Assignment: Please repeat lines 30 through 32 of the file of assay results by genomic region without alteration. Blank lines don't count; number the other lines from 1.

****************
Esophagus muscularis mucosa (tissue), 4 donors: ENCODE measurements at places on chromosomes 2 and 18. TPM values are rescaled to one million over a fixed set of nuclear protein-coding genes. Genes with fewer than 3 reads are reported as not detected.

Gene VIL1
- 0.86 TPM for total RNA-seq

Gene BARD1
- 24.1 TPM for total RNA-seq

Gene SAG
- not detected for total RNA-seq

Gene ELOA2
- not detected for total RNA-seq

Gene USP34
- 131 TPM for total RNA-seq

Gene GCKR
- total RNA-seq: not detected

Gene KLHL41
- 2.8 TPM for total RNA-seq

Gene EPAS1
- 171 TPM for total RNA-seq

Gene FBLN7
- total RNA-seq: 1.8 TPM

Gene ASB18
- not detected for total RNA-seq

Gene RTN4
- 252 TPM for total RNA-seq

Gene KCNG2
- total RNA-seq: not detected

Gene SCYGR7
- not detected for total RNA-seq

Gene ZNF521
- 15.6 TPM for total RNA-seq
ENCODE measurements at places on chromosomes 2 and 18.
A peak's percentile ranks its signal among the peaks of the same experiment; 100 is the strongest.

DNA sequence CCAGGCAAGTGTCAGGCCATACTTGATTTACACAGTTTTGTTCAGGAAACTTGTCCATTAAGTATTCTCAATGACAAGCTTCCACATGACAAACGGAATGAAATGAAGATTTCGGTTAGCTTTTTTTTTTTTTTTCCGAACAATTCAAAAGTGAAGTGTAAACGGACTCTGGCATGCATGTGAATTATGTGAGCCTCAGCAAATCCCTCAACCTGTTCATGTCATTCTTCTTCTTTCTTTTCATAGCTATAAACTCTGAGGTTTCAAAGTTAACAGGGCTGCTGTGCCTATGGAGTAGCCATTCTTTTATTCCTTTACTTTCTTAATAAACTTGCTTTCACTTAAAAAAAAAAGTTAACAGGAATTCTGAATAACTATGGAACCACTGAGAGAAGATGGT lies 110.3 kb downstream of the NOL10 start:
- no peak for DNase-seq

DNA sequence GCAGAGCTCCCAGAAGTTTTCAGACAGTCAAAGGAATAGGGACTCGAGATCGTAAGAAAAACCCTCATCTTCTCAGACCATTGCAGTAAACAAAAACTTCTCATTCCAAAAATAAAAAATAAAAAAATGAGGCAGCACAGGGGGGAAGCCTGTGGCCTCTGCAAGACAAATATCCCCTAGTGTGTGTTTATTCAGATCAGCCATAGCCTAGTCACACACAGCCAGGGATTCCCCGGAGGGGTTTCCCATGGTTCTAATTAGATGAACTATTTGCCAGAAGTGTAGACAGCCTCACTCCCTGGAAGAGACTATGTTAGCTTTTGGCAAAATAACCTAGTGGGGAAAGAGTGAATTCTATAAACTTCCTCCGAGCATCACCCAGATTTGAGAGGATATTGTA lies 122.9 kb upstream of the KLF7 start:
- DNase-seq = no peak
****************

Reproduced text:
ENCODE measurements at places on chromosomes 2 and 18.
A peak's percentile ranks its signal among the peaks of the same experiment; 100 is the strongest.

DNA sequence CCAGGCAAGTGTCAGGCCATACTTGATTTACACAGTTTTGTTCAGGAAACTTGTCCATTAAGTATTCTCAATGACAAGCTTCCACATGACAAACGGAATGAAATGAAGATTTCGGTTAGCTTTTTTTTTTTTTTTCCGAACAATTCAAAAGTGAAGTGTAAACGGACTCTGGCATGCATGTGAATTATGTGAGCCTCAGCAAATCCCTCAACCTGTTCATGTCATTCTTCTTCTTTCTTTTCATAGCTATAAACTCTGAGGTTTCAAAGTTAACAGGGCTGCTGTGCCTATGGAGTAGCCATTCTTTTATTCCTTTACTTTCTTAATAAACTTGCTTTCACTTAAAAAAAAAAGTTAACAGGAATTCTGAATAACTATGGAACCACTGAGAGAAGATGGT lies 110.3 kb downstream of the NOL10 start: